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committee. section 108, none of the funds may be used for procurement of steel for which american steel producers have been denied the opportunity to compete for such steel procurement. section 109, none of the funds for military construction may be used to pay real property taxes in any foreign nation. section 110, none of the funds may be used to initiate a new installation overseas without prior notification to the committees. section 111, none of the funds may be obligated for architect contracts to exceed $500,000 for projects in japan. section 112, none of the funds for military construction may be used to reward any contract to exceed $1 million to a foreign contractor. section 113, the secretary shall inform the committees of any proposed military exercise if a amount expended are participated
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to exceed $100 million. section 114, funds for construction shall be available for each such military department by the authorization s. section 115, for projects being completed with funds otherwise expired, expired or lapsed funds may be used. section 116, funds for the construction of military projects may be obligated before the end of the fourth fiscal year after the fiscal year for which funds were made available. including transfer of funds, section 117, proceeds deposited to the department base closure account may be transferred to the account established by section 2906-a-1 of the defense base closure and realignment act of 1990. including transfer of funds. to prior 8, subject
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notification, such amounts as maybe determined may be transferred to the department family housing improvement fund for amounts appropriated for construction and family housing accounts. including transfer of funds. section 119, amounts may be transferred from the accounts established by the defense base closure and realignment act of 1990 to pay for expenses associated with the homeowners assistance program. section 120, funds made available for operation and maintenance of family housing for repairs and maintenance of all family housing units. the chair: for what purpose does the gentleman seek recognition? >> i have an amendment at the desk. the chair: the clerk will designate the amendment. the clerk: amendment number 1 printed in the congressional record offered by mr. griffith of virginia. the chair: the gentleman from virginia is recognized for five minutes. mr. griffith: thank you, madam chair. this is a simple little amendment.
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currently any expenditures that a flag officer or generals housing onbase has to be reported if there's an expenditure in excess of $35,000. this lowers this number down to $15,000. it doesn't mean they can't do the work, it just means that if they're going to spend more than $15,000 they have to file a report with congress before they do so. in this day and age where we're trying to make sure that we're spending the taxpayers' money wisely, this seems to be appropriate. my wife and i put a roof on our house a couple of years ago for about $15,000. if they need more than that, that's fine. but make a report to congress. if there's something terribly wrong with the flooring and it costs more than $15,000 they can report it. but most repairs to a home can be done under $15,000. this is just simply saying, hey, tell white house you're doing so we can have a more transparent expenditure and a more transparent government and i reserve the balance of my time for any comments if necessary. the chair: the gentleman yields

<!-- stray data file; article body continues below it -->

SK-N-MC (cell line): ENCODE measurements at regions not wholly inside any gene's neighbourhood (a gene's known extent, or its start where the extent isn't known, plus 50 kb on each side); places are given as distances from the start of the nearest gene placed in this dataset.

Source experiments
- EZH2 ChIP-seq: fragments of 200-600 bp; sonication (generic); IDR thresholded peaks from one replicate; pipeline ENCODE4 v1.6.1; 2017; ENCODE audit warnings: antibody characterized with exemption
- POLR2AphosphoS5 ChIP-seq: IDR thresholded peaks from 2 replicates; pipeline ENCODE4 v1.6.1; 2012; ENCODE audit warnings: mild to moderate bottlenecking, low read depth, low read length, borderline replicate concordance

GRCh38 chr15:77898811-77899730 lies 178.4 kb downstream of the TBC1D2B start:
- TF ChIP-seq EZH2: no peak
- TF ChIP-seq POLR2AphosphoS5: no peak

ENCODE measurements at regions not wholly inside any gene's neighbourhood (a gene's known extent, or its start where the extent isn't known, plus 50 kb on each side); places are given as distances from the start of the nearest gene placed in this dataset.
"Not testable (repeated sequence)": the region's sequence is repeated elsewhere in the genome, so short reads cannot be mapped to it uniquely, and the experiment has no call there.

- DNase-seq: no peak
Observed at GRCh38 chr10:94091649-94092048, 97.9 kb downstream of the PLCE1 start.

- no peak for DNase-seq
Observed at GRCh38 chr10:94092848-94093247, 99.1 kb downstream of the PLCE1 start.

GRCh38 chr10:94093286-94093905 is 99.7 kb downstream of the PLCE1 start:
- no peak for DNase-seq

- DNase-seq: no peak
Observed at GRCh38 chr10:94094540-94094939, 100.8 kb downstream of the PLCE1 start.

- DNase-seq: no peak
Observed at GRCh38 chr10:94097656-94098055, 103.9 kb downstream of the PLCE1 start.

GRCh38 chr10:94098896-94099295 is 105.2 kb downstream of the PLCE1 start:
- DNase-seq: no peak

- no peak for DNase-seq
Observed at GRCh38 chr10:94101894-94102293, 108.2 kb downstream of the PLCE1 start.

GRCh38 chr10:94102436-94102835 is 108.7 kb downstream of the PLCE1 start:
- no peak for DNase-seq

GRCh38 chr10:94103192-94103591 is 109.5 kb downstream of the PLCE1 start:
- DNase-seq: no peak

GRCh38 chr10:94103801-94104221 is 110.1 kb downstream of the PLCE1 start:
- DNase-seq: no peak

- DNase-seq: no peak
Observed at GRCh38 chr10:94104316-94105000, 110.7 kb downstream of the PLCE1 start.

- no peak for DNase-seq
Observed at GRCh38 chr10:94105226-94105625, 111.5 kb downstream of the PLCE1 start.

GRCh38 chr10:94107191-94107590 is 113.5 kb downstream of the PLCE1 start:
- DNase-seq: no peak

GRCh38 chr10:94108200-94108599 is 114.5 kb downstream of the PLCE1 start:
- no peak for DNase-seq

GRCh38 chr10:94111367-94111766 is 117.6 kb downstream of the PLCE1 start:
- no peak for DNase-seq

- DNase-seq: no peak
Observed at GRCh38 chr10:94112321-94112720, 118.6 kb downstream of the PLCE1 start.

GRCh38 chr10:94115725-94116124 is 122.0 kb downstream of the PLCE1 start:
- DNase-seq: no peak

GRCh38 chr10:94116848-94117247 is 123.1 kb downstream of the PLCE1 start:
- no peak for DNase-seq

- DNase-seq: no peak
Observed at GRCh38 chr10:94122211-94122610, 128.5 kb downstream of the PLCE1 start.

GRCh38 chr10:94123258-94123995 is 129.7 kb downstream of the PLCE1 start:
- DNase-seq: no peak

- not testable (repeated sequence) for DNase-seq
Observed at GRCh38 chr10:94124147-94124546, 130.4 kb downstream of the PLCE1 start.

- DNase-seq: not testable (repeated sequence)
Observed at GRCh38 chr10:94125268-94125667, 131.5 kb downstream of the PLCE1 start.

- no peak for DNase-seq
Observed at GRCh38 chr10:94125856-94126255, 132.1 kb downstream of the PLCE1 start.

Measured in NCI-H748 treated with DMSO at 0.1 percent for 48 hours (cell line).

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back the balance of his time. mr. griffith: thank you, ma'am. the chair: for what purpose does the gentleman from texas seek recognition? mr. culberson: i'd like to rise in support of the gentleman's amendment and we'd be happy to accept that. i think it's perfectly reasonable to report if you're going to spend more than $15,000. certainly we want to make sure our officers have everything that they need but it would be nice to have them report it. i'd be willing to accept the gentleman's amendment if my colleague from georgia's in agreement. the chair: the gentleman yields back the balance of his time. the question is on the amendment offered by the gentleman from virginia. those in favor say aye. those opposed, no. in the opinion of the chair, ayes have it. the amendment is agreed to. does the gentleman from georgia seek recognition? from pennsylvania, sorry. >> madam speaker, i rise seeking to strike the last word. the chair: the gentleman is recognized for five minutes.